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• • • Being a journal by artist and designer John Coulthart, cataloguing interests, obsessions and passing enthusiasms.


 

Weekend links 136

tintenfisches.jpg

Der Triumph des Tintenfisches from Meggendorfer-Blätter (c. 1900). Via Beautiful Century.

Much dismay this week at the news that Coilhouse—the web and print magazine founded in 2008 by Nadya Lev, Meredith Yayanos and Zoetica Ebb—was closing its doors for the foreseeable future. I always loved what they were doing, and was delighted when S. Elizabeth interviewed me for the website two years ago. Looking at the list of their featured articles is like seeing the contents of my head laid bare. Have a browse and see what you may have missed. And fingers crossed they return soon.

• “I think we are just used to seeing naked women because they are used as objects of desire in advertisements and TV. Naked men are not that common—we are not used to seeing a penis. I think that is the main problem for people.” The shock of the (male) nude.

Michael Clarke asks “What Can Publishers Learn from Indie Rock?” Also: Michelle Dean on the value of used books.

Queers find themselves on both sides of the free speech question. Those of us who are writers want the freedom to write and say what we want. I know I do. Yet a preponderance of LGBT people have become part of the larger wave of those who would limit free speech. Because while we want to be able to say whatever we want about “them,” we do not want “them” to say whatever they want about us.

Victoria Brownworth on The Case Against Censorship

• Caspar Henderson re-reads The Book of Imaginary Beings by Jorge Luis Borges.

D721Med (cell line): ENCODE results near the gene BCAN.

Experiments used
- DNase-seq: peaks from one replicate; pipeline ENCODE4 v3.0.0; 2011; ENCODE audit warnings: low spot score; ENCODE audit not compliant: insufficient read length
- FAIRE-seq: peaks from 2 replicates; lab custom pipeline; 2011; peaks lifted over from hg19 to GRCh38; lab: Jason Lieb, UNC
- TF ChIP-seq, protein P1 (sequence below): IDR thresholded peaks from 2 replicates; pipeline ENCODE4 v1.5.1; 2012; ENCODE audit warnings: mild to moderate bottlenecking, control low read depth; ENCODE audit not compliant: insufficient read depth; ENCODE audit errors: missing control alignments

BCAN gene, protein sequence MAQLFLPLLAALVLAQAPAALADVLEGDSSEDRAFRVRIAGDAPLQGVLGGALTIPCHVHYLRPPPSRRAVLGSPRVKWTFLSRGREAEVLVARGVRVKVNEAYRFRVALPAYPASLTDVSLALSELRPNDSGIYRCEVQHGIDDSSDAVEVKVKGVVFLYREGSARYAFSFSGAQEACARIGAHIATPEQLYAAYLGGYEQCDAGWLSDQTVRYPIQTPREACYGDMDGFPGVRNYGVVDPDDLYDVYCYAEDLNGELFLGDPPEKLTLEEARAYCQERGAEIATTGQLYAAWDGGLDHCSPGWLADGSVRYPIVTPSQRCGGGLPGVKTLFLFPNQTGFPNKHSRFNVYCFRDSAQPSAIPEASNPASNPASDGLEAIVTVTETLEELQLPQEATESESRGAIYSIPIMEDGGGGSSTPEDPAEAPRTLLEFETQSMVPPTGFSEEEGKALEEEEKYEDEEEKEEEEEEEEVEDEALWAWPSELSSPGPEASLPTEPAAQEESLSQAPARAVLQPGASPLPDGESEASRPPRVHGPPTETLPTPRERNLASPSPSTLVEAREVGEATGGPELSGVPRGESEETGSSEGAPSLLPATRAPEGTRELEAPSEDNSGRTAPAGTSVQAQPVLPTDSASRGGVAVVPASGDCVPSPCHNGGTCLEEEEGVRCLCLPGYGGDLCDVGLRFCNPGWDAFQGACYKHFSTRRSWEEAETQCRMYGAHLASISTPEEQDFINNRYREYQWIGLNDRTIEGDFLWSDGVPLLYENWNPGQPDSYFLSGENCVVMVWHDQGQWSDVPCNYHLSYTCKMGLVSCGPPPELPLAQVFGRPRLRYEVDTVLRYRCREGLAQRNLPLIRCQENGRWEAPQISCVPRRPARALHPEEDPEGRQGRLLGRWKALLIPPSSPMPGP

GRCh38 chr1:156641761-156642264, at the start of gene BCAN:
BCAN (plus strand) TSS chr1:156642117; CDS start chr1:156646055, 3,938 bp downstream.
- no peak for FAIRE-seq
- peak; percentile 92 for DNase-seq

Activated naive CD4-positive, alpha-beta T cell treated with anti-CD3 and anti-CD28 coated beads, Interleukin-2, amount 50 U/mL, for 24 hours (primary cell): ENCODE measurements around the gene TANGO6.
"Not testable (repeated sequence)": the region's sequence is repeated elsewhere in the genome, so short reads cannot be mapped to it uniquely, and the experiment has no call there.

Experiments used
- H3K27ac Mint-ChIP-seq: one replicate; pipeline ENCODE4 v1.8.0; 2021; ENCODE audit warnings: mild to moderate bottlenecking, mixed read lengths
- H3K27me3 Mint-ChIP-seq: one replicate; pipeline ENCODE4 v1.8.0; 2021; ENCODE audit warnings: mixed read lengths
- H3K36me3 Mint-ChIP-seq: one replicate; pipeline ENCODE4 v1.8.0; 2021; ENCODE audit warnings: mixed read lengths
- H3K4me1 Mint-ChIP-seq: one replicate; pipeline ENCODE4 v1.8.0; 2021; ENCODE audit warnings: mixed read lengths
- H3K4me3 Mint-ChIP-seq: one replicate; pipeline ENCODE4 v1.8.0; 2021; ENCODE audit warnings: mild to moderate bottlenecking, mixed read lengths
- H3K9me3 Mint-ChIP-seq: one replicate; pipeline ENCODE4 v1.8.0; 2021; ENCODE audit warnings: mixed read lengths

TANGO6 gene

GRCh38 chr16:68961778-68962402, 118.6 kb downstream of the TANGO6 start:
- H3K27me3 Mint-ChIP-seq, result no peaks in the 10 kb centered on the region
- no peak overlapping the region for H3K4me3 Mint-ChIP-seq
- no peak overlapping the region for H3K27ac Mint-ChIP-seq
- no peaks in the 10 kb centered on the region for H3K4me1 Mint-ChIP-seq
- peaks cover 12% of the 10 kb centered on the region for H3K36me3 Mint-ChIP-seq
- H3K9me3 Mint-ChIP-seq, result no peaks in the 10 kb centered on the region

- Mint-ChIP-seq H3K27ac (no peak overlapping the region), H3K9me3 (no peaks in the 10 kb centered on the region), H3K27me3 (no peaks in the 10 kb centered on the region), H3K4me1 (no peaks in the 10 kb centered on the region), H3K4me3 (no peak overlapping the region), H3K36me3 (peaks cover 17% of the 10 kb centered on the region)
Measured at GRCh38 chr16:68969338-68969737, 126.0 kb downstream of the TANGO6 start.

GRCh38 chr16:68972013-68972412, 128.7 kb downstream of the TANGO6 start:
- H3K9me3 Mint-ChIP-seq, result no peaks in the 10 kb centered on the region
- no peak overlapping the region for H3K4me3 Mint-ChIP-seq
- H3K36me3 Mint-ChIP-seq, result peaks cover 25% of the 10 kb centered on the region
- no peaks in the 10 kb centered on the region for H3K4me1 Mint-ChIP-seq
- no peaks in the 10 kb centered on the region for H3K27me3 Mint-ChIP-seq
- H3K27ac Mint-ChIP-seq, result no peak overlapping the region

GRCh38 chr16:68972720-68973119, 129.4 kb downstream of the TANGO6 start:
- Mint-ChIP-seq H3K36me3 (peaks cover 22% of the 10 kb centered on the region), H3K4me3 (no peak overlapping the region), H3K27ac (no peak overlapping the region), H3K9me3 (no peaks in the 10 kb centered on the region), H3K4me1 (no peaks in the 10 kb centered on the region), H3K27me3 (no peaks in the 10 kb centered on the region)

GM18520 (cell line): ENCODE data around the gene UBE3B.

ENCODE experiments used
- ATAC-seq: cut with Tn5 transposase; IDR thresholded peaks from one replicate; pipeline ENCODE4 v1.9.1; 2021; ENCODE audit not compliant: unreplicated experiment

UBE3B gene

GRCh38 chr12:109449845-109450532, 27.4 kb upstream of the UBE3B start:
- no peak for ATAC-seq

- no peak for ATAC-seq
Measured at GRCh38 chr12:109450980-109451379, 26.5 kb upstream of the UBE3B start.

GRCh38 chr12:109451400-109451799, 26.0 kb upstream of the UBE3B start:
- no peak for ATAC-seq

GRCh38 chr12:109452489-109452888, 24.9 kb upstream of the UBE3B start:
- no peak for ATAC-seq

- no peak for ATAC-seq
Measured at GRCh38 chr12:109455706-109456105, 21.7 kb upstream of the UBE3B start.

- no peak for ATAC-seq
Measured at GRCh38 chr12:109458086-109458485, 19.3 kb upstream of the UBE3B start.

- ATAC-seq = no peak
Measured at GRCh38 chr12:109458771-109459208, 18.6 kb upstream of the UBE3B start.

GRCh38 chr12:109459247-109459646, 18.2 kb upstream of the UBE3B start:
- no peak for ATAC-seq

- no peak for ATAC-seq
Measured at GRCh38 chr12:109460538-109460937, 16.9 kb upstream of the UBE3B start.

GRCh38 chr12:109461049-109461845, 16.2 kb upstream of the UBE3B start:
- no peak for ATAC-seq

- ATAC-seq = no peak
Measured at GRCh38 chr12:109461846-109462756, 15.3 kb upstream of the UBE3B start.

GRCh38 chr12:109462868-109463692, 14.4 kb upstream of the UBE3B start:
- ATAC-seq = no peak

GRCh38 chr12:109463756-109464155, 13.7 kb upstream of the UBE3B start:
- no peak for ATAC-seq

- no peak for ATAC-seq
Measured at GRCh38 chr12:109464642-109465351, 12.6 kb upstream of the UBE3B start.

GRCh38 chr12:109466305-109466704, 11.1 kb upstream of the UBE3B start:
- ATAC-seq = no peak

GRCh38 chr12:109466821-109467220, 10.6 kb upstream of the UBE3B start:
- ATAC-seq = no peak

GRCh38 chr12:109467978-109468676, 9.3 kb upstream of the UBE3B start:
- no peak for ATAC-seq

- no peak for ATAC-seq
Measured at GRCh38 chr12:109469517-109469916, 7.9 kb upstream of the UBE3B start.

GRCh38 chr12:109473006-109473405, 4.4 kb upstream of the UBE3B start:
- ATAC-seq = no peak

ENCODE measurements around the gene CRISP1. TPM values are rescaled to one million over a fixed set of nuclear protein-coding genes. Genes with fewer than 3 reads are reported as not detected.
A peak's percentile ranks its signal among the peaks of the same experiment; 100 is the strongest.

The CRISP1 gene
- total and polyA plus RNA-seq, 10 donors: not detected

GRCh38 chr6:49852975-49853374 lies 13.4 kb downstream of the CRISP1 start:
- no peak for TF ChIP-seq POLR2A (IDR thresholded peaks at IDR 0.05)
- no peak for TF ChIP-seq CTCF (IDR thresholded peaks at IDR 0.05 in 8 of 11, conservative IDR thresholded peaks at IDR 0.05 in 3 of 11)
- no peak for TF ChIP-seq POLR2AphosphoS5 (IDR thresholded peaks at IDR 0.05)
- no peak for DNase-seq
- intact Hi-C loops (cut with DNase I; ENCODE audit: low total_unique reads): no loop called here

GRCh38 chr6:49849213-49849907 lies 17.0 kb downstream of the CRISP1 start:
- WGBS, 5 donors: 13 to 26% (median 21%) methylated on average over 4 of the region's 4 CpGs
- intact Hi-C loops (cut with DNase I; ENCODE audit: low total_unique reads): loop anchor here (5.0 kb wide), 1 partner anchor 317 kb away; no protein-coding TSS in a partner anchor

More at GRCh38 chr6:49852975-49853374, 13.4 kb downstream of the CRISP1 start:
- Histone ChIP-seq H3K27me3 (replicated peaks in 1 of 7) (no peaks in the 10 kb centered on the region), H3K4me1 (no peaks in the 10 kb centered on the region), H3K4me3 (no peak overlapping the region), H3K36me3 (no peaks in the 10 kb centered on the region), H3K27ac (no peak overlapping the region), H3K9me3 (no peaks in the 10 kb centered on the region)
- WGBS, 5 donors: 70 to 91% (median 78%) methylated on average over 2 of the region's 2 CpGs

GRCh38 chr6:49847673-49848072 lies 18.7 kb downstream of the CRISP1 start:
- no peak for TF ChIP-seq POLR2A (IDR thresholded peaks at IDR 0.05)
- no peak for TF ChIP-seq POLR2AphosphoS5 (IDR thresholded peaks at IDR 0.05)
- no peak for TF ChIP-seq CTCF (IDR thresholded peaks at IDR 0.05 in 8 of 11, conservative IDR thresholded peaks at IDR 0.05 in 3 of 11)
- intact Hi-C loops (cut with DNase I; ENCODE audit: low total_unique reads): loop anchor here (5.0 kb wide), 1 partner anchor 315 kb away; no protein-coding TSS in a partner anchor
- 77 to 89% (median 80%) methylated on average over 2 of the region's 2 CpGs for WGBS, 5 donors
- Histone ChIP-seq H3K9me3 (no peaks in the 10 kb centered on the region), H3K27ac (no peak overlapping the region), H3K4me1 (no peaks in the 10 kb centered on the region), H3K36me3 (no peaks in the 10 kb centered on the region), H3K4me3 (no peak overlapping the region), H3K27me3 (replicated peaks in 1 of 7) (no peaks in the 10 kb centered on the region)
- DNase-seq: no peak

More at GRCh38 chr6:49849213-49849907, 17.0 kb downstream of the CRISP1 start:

One hundred classic minimalism, electronic, ambient and drone recordings.

• BLDGBLOG visits the Chand Baori stepwell in Abhaneri, India.

Brion Gysin’s Dreamachine is launched in the UK.

Ken Hollings visits Ludwig II’s Venus Grotto.

• A guide to Meredith Monk‘s music.

• RIP Boris Strugatsky.

Maldorora: a Tumblr.

Stalker: Meditation (1979) by Edward Artemiev | Undulating Terrain (1995) by Robert Rich & B. Lustmord | Stalker (2004) by Shackleton.

 


 

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One comment or trackbacks

  1. #1 posted by matthew brandi

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    Thanks for the link to the Brownworth piece.

    In the discussion, Brownworth says:

    The second they turn their vile screed into threatening to harm someone, however, their speech becomes felonious. If you call me a dyke, I may be offended, but it’s not actionable, per se. But if you say, “I want to kill you and your dyke friends and I plan to,” then I call the police.

    Calling the police may be prudent in such cases, but there’s a danger that this can be read as suggesting the content of speech acts ought to determine their legality.

    If it is safe to do so, we’d better have the law concern itself with whether the threats are credible and the plans real. Consider Nietzsche’s, “I am just now having all anti-semites killed.” It was incredible, untrue, and ought not to have been actionable.

    Love

    m

 


 

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